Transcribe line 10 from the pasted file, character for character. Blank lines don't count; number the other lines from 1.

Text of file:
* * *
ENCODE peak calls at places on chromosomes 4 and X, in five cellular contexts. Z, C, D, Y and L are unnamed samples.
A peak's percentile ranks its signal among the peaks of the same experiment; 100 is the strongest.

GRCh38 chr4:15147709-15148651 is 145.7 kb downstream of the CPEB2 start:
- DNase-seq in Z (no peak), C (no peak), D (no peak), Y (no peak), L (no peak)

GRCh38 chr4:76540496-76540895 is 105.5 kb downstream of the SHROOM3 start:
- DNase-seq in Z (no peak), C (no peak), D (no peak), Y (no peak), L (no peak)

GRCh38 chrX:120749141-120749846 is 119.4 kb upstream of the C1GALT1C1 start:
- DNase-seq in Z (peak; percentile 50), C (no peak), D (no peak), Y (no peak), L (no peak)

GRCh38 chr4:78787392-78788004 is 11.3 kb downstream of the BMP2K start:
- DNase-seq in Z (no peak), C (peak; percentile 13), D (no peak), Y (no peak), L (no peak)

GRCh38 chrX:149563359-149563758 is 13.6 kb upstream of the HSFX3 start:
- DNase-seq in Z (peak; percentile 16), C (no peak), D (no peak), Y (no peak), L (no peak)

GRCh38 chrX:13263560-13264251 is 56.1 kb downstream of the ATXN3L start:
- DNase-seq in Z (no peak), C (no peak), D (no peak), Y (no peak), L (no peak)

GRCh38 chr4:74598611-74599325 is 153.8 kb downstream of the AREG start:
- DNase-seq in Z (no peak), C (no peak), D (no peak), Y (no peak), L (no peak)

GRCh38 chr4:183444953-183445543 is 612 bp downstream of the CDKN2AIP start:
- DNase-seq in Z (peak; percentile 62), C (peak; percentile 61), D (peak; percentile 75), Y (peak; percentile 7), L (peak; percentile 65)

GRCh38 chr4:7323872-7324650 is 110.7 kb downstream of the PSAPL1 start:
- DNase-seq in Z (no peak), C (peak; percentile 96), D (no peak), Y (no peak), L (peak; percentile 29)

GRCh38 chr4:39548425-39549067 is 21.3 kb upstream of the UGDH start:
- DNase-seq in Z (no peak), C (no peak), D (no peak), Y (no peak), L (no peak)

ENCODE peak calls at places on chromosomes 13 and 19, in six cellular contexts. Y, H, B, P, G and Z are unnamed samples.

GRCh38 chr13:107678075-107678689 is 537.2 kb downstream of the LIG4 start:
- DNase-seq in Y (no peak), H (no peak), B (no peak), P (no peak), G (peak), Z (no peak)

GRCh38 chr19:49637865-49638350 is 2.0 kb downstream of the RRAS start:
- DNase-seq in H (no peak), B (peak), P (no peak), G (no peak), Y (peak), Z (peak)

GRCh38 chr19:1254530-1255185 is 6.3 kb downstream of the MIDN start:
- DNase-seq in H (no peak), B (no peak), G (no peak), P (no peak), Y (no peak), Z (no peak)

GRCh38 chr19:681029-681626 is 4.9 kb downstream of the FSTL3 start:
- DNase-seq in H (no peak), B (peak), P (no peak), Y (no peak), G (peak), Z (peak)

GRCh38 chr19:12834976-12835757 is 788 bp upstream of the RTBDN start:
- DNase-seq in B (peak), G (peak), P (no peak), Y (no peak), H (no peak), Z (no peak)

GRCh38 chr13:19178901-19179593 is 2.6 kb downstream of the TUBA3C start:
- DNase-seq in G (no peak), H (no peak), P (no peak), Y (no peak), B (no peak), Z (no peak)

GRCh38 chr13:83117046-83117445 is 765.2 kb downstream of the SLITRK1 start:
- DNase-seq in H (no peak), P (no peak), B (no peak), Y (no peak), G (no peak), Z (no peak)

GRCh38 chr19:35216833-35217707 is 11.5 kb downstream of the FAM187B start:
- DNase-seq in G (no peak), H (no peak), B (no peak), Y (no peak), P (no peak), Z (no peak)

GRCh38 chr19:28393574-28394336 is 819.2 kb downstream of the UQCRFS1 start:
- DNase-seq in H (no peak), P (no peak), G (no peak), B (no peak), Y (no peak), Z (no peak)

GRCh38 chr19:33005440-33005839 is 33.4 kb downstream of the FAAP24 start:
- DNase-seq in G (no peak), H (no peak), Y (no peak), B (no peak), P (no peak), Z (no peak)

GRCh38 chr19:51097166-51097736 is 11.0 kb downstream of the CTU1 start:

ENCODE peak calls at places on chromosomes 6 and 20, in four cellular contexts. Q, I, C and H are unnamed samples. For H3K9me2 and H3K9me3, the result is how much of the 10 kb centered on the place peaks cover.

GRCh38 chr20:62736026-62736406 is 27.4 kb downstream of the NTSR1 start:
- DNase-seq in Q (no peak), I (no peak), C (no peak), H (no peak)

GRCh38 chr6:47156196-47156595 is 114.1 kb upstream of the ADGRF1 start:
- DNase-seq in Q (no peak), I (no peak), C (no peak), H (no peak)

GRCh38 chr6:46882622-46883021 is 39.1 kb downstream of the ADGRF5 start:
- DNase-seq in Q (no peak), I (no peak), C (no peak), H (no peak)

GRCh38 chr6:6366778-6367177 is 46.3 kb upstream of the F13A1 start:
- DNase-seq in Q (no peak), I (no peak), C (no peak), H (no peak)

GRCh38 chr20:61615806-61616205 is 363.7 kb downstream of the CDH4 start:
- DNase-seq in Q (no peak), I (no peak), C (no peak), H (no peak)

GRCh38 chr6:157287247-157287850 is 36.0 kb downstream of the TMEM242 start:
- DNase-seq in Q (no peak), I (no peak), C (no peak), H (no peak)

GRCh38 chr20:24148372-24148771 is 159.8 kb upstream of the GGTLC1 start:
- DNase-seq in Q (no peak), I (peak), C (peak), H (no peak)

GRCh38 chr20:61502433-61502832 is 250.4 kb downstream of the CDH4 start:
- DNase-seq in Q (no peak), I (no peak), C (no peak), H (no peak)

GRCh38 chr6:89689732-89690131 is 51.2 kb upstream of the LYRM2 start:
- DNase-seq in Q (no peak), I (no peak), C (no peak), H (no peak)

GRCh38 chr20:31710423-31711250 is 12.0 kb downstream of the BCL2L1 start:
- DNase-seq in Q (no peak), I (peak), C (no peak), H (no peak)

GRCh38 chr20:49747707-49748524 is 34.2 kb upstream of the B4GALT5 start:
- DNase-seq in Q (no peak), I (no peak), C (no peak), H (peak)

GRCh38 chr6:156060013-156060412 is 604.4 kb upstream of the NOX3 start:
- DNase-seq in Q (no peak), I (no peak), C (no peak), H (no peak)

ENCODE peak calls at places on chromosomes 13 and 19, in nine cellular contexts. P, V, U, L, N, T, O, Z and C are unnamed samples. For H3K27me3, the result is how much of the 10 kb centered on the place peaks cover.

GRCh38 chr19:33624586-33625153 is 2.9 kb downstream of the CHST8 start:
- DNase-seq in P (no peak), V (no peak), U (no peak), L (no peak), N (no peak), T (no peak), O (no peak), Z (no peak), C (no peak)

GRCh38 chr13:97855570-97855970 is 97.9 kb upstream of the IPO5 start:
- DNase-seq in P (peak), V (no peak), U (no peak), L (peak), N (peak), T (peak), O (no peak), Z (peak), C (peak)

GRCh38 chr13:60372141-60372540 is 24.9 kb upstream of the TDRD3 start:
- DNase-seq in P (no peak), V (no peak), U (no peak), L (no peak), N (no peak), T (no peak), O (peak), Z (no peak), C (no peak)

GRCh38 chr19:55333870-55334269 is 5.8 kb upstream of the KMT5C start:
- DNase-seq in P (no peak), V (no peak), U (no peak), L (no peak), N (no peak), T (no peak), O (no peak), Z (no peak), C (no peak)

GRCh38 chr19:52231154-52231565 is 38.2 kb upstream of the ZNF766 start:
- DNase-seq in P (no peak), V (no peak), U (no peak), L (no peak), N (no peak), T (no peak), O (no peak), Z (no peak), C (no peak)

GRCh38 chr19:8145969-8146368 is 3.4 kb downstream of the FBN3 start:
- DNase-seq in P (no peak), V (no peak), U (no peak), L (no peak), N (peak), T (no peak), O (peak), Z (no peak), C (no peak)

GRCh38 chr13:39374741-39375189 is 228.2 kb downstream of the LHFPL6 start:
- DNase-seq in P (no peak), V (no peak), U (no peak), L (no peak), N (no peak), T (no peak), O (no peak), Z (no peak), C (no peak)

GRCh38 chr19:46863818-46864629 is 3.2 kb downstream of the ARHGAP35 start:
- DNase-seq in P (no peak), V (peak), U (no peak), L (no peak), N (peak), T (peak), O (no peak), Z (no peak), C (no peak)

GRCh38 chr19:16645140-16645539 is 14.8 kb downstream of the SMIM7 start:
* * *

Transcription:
- DNase-seq in Z (no peak), C (peak; percentile 13), D (no peak), Y (no peak), L (no peak)